Dir: Joseph V. Mascelli
Star: Marjorie Eaton, Frank Gerstle, Erika Peters, Judy Bamber
My previous review (below) largely stands, so I’m not going to go into great detail. But I wasn’t as impressed this time round. Perhaps knowing where it was going made a difference? The first half in particular seemed to drag badly, with an excess of voice-over in lieu of anything particularly interesting. I still like the general idea, though the idiocy of the three potential transplant victims would need to be addressed in any remake. I mean, not particularly wondering why your friend is suddenly acting like a moggie? I’d rather have seen the movie hinted at by the ending, in which a disgruntled cat goes on a trail of vengeance. Now, that would be something I haven’t seen before.
[June 2015] This is another case of a non-terrible film, unjustly maligned because those merry pranksters at MST3K got their claws into it. There’s enough here to suggest a remake would be a good idea: as I’ve said often enough, they should be remaking films with unfulfilled potential, not those which were already good to begin with. The central plot here revolves around rich, old lady Mrs. March (Eaton), who is intent on surviving past her body’s decay, and hires the unsubtly-named Dr. Frank (Gerstin) to find a way to transfer her consciousness into a younger, much less wrinkly body. To this end, she hires three foreign servants, who show up at her house, unaware they are actually candidates for an unwilling body donation.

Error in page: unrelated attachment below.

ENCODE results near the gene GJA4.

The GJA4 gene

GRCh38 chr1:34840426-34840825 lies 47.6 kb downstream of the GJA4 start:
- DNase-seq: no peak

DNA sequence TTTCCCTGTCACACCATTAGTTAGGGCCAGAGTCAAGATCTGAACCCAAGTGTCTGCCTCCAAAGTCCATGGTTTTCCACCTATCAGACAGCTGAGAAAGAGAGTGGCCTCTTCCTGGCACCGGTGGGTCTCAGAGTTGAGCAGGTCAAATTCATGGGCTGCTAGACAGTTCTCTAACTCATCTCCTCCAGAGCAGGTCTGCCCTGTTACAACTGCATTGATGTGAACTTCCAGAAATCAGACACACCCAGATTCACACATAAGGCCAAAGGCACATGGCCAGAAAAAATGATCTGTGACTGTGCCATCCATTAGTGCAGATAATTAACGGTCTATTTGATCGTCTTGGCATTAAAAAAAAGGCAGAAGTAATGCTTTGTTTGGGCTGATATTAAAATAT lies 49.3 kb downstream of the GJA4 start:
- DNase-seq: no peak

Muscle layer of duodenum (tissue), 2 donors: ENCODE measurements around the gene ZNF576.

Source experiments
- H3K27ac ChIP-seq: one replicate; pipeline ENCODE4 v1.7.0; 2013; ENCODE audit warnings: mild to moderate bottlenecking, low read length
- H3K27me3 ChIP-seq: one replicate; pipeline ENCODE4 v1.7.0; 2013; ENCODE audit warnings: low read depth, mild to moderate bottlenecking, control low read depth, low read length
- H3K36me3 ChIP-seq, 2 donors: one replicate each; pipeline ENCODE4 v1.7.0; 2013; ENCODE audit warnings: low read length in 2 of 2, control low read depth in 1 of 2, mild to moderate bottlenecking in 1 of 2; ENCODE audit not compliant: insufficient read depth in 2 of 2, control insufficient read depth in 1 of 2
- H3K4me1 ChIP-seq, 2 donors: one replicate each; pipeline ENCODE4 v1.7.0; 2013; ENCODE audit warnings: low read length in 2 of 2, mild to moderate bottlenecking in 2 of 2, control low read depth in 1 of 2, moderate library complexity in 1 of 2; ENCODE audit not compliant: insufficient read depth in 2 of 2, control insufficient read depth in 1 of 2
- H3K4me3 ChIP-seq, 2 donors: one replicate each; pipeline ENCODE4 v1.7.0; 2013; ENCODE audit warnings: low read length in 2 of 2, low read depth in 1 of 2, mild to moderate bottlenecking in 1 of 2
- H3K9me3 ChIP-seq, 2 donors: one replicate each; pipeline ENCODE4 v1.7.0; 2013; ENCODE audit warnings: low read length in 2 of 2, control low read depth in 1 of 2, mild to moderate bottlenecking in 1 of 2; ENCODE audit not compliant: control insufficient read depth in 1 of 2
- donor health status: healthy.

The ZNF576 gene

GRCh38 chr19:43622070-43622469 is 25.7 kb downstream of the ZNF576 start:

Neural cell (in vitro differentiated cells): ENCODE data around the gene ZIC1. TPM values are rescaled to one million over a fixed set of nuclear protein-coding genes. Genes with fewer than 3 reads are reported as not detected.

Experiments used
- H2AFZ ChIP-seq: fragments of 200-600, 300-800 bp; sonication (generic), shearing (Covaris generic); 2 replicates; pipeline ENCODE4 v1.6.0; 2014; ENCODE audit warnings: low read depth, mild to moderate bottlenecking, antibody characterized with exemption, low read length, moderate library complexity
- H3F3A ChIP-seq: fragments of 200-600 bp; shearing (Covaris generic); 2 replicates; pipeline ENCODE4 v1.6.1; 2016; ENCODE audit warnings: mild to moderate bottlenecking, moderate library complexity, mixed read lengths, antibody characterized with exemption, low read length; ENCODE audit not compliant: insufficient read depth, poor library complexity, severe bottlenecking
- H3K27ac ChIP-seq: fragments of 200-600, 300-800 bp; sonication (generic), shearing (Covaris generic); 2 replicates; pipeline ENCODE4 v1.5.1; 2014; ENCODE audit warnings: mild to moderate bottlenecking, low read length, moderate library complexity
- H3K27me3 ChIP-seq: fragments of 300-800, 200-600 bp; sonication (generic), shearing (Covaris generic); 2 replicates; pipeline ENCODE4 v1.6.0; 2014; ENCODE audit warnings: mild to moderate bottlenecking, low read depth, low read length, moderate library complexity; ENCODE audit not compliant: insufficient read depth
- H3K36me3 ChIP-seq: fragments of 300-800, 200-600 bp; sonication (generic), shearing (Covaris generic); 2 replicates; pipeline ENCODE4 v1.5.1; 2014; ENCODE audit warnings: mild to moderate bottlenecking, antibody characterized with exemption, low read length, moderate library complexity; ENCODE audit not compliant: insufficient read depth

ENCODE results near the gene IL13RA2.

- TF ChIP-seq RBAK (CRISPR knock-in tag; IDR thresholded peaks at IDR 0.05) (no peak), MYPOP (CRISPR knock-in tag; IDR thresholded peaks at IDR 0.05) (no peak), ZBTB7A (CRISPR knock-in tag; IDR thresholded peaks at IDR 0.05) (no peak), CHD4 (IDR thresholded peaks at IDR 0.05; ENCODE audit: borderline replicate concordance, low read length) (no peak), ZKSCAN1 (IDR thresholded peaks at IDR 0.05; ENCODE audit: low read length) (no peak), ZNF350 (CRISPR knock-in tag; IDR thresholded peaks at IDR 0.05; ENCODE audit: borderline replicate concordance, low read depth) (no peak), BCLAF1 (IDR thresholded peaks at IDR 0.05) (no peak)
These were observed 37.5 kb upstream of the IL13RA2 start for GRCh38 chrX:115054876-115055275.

The Mexican one is found to be flawed, so is used by the Doctor for an experiment which succeeds in transferring the consciousness of a cat into her. [She spends most of the movie thereafter, coughing up hairballs, though does at least keep the house free of rodents]. The other two, allegedly Austrian Nina Rhodes (Peters) and even more allegedly “English” Bea Mullins (Bamber), realize something is up, and need to figure out how to escape Mad March’s plans for one of them. Disappointingly, the consciousness transplant appears to be a non-invasive procedure, involving a lot of flashing light and references to atomic stuff – this being 1963 – rather than surgery.
However, it is actually an interesting idea, and Eaton, whom you may (or may not) recognize from her bit-part in Mary Poppins, gives it her all, and makes this an early entry in the “biddy horror” genre. Gerstle, however, comes over as blandly uninteresting, and you wish the script had been handed over to Hammer. You sense they could have done much more with it, perhaps casting Peter Cushing as the Doctor, to add the necessary gravitas to aid with the necessary suspension of disbelief. [They’d at least have got the English accent right…] It might also have made a good Twilight Zone episode, especially the ending, which has a sneakily grim twist to it in a couple of ways. The admittedly numerous flaws, are less in the script than the performances and casting, along with production values that also struggle to reach a level commensurate with the concept. C